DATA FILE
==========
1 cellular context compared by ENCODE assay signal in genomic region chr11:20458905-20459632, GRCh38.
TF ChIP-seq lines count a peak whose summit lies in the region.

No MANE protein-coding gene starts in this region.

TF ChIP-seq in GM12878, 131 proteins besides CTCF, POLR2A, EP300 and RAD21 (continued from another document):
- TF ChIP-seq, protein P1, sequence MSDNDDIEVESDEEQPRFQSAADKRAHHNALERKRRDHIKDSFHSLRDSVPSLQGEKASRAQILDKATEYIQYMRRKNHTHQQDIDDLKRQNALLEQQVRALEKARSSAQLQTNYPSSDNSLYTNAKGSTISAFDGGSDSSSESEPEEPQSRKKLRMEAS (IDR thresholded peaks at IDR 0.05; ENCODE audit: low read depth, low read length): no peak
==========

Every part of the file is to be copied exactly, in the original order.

1 cellular context compared by ENCODE assay signal in genomic region chr11:20458905-20459632, GRCh38.
TF ChIP-seq lines count a peak whose summit lies in the region.

No MANE protein-coding gene starts in this region.

TF ChIP-seq in GM12878, 131 proteins besides CTCF, POLR2A, EP300 and RAD21 (continued from another document):
- TF ChIP-seq, protein P1, sequence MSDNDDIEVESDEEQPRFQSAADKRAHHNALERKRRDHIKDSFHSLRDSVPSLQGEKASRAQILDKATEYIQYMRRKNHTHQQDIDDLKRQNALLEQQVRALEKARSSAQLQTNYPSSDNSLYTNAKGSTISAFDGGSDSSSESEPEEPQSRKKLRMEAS (IDR thresholded peaks at IDR 0.05; ENCODE audit: low read depth, low read length): no peak